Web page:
Train Basics ABCs Of Railroading Where does distributed power go?

Where does distributed power go?

By Chris Guss | April 18, 2023

| Last updated on April 21, 2023

How railroads place DP units

Email Newsletter

Get the newest photos, videos, stories, and more from brands. Sign-up for email today!

Distributed power

blue and gold locomotive on track with snow
A CSX SD70ACe-T4 is positioned mid-train on a manifest train near New Buffalo, Mich. Chris Guss

Placing locomotives at various locations within a train is nothing new, although the latest technology has improved the operation and extended the length of trains. The adoption of Precision Scheduled Railroading by most Class I railroads accelerated the push to make trains longer, lowering crew starts, and improving train handling in most situations. Distributed power (DP) also allows longer trains without exceeding the limits of the freight cars.

How do railroads determine where to put distributed power? The requirements are different for every railroad, and variances also exist within each railroad, depending on such things as the type of train, the demands of the territory, and the locomotives being used.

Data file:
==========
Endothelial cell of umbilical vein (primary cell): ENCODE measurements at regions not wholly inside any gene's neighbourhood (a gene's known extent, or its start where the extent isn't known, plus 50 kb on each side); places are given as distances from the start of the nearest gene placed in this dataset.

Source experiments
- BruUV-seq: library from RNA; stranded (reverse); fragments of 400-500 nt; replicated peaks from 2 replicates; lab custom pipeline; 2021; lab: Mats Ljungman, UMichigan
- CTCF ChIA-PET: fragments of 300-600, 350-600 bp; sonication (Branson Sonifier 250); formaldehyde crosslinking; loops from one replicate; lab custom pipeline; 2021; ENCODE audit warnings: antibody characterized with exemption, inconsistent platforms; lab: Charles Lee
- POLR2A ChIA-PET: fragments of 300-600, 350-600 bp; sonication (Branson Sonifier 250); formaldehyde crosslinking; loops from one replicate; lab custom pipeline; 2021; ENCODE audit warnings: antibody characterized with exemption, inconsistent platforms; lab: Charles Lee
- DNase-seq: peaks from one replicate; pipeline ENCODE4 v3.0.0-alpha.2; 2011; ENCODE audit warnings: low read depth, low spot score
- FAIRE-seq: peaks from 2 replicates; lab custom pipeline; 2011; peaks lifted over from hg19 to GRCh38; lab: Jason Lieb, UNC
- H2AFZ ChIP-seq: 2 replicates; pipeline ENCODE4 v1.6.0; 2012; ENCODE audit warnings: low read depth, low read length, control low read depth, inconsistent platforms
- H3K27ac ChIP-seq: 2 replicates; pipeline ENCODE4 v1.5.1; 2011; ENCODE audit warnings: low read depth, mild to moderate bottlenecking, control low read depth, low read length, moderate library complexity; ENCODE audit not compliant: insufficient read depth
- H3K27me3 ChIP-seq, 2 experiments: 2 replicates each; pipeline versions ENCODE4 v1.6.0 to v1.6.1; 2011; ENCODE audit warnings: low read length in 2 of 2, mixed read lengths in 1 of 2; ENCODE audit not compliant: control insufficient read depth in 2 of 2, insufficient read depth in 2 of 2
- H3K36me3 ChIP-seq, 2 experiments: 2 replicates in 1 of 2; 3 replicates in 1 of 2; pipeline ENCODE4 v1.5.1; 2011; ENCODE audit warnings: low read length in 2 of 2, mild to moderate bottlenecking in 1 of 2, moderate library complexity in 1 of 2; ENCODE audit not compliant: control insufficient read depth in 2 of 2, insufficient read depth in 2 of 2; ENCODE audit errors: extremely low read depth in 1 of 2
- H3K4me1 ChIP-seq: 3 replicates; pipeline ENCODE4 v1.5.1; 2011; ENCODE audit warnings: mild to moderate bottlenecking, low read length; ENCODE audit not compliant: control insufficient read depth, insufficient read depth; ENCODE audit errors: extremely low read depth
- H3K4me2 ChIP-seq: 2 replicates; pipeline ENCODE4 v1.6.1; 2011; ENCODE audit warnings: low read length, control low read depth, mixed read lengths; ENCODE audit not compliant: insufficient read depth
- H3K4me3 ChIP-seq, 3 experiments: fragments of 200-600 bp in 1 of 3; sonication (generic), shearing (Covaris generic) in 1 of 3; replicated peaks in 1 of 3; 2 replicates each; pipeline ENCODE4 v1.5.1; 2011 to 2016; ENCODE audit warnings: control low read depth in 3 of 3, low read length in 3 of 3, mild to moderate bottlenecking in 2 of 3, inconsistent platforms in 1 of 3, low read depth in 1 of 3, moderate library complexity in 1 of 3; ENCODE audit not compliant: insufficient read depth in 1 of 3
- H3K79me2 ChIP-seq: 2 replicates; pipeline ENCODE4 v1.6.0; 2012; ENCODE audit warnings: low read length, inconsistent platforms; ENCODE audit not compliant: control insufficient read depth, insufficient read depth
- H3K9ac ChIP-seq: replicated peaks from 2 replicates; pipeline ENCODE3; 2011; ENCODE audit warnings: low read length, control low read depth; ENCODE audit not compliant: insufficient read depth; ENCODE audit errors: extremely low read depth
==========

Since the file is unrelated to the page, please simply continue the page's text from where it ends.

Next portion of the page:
The advent of microprocessors on locomotives and AC traction dramatically increased the pulling force for each locomotive in the last 30 or so years. To make sure the correct amount of pulling force is assigned to each consist in a DP-equipped train, railroads have established tables to rate each locomotive according to its output, with newer units always exceeding the actual number of axles it has. For example, Union Pacific rates a four-axle EMD GP40-2 locomotive at 4.5 equivalent powered axles, a six-axle SD40-2 at 7.1 equivalent powered axles, and a six-axle AC-powered unit such as a SD70AH (SD70ACe) at a whopping 14.4 equivalent powered axles in certain situations. Tables also exist for dynamic braking purposes when setting up a DP-equipped train.

With these figures, railroads then can determine how many powered axles can be used at each location a consist will be placed. The length between locomotive consists and total length of the train also come into play. For example, Canadian National has a restriction of 10,500 feet between the head end and a single remote DP consist, but the length is extended to 12,000 feet if the train is all intermodal equipment. If one or more mid-train DP consists are used on an intermodal train, CN allows the maximum train length to increase to 14,000 feet. Other railroads, such as CSX, limit the position of a mid-train DP consist to not exceed 75% of the total train length measured from the head end. Rules also exist that outline the type and weight of freight cars near DP consists, or between the head end and mid train DP consist, to reduce the chance of a derailment.

So the next time you see a train with DP power pass by, know that the railroad placed a lot of thought on just where it needs to be.

You must login to submit a comment